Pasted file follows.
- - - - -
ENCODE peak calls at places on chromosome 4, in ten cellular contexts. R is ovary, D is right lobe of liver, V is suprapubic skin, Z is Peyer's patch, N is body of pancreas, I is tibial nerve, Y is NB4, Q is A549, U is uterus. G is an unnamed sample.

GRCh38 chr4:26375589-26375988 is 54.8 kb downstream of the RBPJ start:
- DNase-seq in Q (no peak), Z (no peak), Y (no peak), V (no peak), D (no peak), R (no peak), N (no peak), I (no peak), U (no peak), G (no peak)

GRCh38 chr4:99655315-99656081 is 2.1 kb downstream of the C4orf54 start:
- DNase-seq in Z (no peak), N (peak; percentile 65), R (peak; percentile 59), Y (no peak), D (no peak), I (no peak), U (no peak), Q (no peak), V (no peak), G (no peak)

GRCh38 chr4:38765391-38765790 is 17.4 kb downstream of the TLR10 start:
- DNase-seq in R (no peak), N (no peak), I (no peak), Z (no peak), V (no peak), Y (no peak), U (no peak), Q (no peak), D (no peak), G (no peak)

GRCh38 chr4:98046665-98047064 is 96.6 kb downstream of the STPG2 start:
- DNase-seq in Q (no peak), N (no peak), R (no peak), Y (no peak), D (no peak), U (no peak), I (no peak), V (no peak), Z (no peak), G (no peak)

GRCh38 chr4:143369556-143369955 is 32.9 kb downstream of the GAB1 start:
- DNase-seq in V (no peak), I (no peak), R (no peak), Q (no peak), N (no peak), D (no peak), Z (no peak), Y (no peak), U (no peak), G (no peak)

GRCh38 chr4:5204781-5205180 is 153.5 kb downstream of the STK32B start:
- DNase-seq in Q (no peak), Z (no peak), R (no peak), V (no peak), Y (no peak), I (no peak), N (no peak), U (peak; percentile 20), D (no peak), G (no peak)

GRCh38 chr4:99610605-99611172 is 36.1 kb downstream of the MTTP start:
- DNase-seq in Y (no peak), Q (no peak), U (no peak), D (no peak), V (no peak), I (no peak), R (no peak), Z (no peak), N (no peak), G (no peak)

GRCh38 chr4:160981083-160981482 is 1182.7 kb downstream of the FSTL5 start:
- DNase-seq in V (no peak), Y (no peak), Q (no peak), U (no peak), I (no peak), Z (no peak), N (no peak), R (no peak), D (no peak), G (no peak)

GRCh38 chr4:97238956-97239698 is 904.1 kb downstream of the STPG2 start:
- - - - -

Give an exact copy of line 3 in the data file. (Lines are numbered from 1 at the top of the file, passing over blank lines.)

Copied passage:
- DNase-seq in Q (no peak), Z (no peak), Y (no peak), V (no peak), D (no peak), R (no peak), N (no peak), I (no peak), U (no peak), G (no peak)